the extent to which those results are consistent with previous studies 
of stated or revealed public preferences; ways of assessing the 
external validity of the underlying per household estimates and implied 
aggregate WTP, for example by comparison with estimates in the 
published literature of WTP for increased species abundance or other 
ecosystem attributes; and whether further analyses are needed, and if 
so what analyses might be most useful. EPA also invites comment on how 
the certainty associated with the environmental attributes in this 
survey accord with certainty levels in other stated preference surveys, 
and whether that could affect responses.
    EPA's rationale for the preferred regulatory option is detailed in 
the BTA Consideration section of EPA's proposal (76 FR 22174, Section 
VI). This notice is intended only to offer additional information 
collected as a result of conducting a stated preference survey. Several 
key elements of that proposal are worth restating. ``EPA concluded that 
closed cycle cooling is not the best technology available for 
minimizing adverse environmental impact on a national basis'' (76 FR 
22174, Section VI.E). ``Four factors, in particular, led EPA, for this 
proposal, to reject a uniform standard based on closed cycle cooling'' 
(76 FR 22174, Section VI.E). The four factors have not changed on the 
basis of data collected through the stated preference survey, nor does 
EPA anticipate that these factors would be changed by any revisions to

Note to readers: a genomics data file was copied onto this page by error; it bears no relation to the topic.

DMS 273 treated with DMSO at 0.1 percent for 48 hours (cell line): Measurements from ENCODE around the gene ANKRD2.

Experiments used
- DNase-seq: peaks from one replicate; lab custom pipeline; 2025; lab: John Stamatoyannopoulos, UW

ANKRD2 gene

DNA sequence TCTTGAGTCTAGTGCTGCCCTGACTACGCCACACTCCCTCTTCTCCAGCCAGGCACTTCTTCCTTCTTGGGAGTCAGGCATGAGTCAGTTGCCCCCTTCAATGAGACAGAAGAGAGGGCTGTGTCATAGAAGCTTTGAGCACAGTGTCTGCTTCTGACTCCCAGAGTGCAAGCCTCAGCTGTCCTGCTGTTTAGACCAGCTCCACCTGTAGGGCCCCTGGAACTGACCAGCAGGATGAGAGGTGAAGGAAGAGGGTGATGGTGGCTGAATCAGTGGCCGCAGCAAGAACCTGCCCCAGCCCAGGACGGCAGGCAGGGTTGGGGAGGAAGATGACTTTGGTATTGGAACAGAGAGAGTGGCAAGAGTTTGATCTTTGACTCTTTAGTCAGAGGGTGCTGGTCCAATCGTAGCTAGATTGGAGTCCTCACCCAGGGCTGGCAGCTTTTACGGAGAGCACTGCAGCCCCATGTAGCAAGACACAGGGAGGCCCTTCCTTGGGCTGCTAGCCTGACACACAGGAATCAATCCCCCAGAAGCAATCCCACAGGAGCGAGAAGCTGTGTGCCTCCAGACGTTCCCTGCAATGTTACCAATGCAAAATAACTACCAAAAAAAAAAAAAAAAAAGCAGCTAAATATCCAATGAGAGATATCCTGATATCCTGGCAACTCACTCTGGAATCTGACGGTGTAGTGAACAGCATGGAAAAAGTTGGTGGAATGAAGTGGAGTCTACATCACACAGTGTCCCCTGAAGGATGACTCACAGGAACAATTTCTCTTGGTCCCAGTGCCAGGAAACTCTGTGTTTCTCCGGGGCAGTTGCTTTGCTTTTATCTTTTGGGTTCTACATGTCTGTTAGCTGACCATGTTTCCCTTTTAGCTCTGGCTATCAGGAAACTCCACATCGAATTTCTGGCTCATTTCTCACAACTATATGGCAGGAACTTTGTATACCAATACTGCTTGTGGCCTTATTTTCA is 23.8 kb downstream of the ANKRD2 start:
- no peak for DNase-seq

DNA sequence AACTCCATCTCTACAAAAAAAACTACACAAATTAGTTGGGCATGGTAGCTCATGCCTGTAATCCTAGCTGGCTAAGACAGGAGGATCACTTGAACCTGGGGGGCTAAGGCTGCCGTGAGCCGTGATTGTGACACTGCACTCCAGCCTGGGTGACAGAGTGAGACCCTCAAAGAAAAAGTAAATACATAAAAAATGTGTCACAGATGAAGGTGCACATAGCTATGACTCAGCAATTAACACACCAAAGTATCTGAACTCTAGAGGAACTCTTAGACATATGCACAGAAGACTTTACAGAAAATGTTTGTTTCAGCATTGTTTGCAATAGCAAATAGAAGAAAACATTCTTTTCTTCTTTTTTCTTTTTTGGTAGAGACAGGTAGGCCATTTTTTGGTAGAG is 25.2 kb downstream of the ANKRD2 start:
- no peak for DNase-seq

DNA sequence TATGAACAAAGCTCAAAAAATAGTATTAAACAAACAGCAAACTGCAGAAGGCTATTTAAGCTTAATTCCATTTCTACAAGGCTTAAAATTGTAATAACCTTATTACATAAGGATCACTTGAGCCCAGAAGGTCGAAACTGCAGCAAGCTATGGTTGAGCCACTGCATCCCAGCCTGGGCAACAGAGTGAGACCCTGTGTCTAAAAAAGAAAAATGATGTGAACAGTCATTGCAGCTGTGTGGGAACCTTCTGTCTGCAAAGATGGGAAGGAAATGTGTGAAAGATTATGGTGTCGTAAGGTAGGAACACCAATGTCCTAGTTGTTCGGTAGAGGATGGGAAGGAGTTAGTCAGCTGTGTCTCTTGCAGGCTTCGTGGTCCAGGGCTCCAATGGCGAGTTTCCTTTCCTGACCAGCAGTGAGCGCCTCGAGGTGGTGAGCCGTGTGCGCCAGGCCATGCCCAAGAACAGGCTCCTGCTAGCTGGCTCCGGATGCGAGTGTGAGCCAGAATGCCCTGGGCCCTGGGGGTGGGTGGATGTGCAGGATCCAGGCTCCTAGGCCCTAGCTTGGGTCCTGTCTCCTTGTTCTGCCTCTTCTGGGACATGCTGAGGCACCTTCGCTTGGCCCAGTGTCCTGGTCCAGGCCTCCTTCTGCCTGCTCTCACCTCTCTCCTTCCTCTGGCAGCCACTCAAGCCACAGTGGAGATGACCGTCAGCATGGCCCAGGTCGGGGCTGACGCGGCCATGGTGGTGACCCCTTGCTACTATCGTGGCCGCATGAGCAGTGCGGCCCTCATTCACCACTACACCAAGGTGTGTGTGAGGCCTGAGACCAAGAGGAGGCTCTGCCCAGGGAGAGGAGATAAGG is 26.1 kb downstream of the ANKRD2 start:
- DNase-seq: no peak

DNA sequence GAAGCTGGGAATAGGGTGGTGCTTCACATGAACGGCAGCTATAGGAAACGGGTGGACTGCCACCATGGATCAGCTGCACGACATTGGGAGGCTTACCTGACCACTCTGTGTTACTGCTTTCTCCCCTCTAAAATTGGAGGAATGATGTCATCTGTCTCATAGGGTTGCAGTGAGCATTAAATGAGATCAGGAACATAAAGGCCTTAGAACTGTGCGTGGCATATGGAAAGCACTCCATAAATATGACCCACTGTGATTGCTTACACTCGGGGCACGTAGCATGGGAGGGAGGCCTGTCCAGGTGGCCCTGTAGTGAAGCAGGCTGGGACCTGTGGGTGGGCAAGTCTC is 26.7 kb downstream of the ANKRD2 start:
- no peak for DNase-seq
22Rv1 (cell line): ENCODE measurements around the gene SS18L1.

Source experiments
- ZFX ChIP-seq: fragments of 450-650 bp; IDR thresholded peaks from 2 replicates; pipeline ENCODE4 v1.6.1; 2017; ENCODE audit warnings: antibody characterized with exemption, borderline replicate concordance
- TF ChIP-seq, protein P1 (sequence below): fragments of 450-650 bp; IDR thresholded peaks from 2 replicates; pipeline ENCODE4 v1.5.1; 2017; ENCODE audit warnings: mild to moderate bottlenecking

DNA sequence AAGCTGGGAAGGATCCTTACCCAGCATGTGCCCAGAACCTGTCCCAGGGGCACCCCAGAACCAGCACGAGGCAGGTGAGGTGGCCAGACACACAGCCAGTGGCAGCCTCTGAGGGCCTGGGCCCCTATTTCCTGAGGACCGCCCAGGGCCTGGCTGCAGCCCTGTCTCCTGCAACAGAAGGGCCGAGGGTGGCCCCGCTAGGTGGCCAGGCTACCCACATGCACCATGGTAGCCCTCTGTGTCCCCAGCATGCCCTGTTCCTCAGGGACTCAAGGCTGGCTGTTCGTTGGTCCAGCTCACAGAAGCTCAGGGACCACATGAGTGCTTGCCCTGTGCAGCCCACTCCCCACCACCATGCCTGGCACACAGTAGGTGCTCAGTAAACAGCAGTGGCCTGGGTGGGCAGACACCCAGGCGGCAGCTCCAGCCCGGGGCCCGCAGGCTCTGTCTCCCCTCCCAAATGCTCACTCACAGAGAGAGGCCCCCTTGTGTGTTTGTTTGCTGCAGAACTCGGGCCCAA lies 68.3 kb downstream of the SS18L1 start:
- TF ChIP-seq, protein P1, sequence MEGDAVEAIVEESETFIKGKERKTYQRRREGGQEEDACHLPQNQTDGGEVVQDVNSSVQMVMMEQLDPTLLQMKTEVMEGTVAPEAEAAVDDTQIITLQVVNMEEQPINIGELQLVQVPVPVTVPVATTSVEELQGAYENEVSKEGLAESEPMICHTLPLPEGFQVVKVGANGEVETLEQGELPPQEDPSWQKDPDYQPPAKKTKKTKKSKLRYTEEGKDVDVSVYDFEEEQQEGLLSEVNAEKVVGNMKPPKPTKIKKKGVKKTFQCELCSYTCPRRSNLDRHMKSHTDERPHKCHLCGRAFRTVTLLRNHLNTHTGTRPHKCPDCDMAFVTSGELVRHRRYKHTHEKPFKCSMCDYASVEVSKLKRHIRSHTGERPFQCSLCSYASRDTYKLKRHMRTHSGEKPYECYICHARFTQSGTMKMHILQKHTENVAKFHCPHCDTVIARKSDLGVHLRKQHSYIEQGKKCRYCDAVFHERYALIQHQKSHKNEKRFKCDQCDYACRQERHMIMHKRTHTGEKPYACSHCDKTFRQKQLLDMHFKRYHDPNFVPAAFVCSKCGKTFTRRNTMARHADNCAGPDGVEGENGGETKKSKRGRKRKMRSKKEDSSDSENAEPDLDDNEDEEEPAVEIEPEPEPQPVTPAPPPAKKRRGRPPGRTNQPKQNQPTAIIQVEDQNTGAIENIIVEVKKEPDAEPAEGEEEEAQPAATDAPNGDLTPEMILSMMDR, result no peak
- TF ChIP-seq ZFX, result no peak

the national or regional benefits analysis based on these data, if such 
revisions are made in the final rule. The four factors are energy 
reliability, air emissions, land availability, and remaining useful 
plant life, each of which should be evaluated on a localized basis.
    EPA's estimated benefits for this regulation in the original 
proposal were partial estimates only--EPA was not able to monetize all 
benefits, especially non-use benefits. As part of the proposal, EPA 
indicated it was in the process of developing a stated preference 
survey to estimate total willingness to pay (WTP) for improvements to 
fishery resources affected by impingement and entrainment (I&E) 
mortality from in-scope 316(b) facilities (75 FR 42438, July 21, 2010). 
EPA acknowledged it did not have sufficient time to fully develop and 
implement this survey for the proposed regulation (76 FR 22174). EPA 
indicated its intent to issue a Notice of Data Availability (NODA) 
pending survey implementation and data analysis. Section II provides an 
overview of this new data and preliminary analysis for the Northeast,